Even though I don’t in way perceive myself as a gambler I do occasionally (every week) purchase a lottery ticket. I realise the odds of winning are extremely unlikely and do not anticipate a large windfall in the foreseeable future. However, it is a bit of fun and I often daydream how to spend my (imaginary) gambit. One of my aspirations would be to design a modernistic concrete and glass home in collaboration with a renowned architect. Certainly, there are several to chose from in Australia many who have a passion for minimalism. On the wish list would be an Infiniti edge pool, cinema, chef style industrial steel kitchen and maybe most importantly an artist studio. Potentially this last requirement could be situated in a separate annexe similar to Chen + Suchart Studio Little Art Studio.
A few days ago I watched an old episode of Grand Designs Australia hosted by the enigmatic architect Peter Maddison. This particular instalment featured two artists with a vision to build a contemporary art gallery style home in rural Victoria. The end result was pretty remarkable and even Peter Maddison was lost for words. What made the project so special was the crisp white minimalistic composition that was punctuated with colourful paintings and artwork. Even the in-house studio had a sense of calm and tranquillity. However, if money was no object why not go a stage further and create a stand-alone creative hub like the owners of Little Art Studio have.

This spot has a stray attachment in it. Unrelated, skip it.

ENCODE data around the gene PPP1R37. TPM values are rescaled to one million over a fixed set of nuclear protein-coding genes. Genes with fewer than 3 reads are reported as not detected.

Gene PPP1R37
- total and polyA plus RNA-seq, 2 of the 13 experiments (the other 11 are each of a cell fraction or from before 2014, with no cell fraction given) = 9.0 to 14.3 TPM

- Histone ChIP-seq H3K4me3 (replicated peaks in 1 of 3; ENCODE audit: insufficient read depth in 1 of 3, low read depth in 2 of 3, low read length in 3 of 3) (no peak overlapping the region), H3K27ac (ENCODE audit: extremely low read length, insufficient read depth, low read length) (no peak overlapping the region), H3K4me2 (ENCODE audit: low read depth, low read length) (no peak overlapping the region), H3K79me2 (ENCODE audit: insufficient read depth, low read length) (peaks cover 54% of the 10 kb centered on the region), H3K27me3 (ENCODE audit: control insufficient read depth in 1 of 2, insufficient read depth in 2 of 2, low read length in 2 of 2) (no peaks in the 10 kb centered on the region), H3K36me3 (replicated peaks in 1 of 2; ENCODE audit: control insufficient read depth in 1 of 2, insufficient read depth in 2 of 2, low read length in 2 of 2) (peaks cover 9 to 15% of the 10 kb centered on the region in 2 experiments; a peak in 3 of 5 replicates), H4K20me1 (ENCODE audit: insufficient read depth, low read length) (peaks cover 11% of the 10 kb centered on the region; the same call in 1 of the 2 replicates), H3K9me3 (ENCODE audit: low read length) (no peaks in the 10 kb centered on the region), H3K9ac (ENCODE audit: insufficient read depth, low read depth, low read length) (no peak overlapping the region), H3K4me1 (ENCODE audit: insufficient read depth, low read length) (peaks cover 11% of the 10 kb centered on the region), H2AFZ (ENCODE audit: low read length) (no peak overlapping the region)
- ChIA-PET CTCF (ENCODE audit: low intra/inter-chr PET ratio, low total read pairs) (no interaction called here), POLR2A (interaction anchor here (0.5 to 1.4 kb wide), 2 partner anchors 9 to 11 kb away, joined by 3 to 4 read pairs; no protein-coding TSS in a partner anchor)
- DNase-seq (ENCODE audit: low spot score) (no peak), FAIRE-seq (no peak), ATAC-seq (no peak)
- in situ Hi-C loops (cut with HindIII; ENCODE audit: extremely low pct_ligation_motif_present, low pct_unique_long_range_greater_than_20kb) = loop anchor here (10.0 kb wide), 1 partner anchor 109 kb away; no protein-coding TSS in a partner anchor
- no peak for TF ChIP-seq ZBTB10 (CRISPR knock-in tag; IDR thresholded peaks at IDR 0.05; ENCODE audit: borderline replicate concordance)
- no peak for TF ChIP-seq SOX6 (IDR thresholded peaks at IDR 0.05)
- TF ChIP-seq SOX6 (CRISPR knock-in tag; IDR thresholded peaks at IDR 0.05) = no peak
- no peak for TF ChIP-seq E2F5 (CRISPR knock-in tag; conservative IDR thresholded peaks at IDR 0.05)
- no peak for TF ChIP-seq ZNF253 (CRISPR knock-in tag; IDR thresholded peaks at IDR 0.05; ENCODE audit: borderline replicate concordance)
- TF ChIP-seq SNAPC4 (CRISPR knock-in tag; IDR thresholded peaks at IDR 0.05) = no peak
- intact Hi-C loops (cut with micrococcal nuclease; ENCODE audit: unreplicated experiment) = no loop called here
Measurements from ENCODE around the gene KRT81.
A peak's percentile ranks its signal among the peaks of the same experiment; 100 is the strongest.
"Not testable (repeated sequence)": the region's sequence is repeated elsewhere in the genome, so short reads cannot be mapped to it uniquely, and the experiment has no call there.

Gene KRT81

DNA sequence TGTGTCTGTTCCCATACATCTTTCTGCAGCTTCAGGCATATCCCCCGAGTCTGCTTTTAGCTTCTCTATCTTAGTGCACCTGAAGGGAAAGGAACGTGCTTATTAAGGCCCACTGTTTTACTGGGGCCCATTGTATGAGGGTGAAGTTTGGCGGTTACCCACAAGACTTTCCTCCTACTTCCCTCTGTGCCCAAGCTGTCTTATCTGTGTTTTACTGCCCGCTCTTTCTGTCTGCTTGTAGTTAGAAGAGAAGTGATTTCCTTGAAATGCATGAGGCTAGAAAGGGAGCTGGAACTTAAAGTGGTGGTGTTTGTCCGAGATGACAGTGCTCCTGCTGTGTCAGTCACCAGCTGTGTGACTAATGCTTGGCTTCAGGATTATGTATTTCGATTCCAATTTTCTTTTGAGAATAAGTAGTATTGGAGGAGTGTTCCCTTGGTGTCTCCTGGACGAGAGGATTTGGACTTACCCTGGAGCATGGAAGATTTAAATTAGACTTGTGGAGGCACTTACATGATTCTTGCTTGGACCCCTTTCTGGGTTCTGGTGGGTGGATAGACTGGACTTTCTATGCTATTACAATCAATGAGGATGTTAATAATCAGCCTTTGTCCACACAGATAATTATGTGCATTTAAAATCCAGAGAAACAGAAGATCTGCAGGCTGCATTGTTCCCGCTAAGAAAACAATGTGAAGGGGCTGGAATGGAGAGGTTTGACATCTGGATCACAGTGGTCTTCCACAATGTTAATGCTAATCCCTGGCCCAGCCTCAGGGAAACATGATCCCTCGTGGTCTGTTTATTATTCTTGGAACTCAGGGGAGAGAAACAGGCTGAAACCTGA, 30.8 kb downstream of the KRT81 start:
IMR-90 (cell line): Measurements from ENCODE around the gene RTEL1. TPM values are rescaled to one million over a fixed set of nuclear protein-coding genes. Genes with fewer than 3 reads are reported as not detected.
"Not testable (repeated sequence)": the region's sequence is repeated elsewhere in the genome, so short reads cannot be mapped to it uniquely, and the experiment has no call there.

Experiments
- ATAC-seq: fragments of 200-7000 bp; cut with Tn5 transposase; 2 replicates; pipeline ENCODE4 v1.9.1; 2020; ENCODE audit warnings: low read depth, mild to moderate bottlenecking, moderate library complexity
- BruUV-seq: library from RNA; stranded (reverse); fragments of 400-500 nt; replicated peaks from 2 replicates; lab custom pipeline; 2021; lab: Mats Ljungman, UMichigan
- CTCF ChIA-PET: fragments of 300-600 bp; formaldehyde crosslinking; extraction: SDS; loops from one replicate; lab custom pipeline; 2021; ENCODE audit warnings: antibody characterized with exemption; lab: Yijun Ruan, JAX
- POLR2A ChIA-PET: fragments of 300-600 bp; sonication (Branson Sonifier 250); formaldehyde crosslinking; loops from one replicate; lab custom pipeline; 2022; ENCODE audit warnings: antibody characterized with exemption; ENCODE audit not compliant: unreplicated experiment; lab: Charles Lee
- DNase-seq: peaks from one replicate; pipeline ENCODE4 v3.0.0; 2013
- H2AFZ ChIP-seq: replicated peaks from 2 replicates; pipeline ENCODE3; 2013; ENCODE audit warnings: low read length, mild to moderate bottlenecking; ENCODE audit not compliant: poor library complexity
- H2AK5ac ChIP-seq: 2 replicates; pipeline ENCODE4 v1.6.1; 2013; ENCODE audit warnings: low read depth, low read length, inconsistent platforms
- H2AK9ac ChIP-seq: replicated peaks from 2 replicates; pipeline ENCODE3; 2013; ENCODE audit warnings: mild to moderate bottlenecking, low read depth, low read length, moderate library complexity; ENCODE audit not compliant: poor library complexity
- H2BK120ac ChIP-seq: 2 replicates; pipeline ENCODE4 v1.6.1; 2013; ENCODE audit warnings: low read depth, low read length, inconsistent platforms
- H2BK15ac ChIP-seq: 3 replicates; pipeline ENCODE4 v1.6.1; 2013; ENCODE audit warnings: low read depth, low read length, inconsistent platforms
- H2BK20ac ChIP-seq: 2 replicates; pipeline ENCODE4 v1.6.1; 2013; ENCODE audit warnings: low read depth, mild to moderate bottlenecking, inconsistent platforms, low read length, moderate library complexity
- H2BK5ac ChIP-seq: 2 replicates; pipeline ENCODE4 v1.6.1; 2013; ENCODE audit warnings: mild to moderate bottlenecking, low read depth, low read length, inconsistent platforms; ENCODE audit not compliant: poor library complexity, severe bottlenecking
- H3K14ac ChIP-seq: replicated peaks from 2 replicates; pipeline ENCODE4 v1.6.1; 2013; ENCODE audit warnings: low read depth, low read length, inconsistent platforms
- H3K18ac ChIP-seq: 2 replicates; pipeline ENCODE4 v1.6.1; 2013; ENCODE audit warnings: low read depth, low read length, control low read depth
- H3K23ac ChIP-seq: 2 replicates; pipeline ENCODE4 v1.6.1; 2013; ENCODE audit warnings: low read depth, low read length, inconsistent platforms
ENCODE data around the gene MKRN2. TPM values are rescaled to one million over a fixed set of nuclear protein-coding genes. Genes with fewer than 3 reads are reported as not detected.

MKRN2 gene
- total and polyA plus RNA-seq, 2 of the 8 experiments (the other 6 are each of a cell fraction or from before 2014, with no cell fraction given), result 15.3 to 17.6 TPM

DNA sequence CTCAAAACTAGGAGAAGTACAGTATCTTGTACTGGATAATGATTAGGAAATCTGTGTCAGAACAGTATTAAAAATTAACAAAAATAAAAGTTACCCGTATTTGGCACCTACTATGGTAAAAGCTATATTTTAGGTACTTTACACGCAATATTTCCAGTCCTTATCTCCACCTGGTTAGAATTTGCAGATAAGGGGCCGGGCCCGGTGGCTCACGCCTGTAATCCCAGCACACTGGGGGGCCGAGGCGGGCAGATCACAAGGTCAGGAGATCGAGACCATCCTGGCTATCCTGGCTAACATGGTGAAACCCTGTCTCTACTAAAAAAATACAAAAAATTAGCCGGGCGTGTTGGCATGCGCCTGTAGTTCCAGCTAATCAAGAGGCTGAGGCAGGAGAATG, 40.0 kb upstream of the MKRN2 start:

Generally, I am not envious of what other people own and feel comparisons are pointless. However, as a designer/artist I would love to add a building like Little Art Studio to my own home. The strength of this building lies in its simplicity and a select choice of contemporary features. Chen + Suchart have effectively used concrete, steel and glass to devise a Zhen like space for their client. This amazing structure is an addition to the owners existing residence, which is located in Paradise Valley, Arizona. Therefore, the property also enjoys dramatic views of the desert landscape and the formidable Camelback Mountain.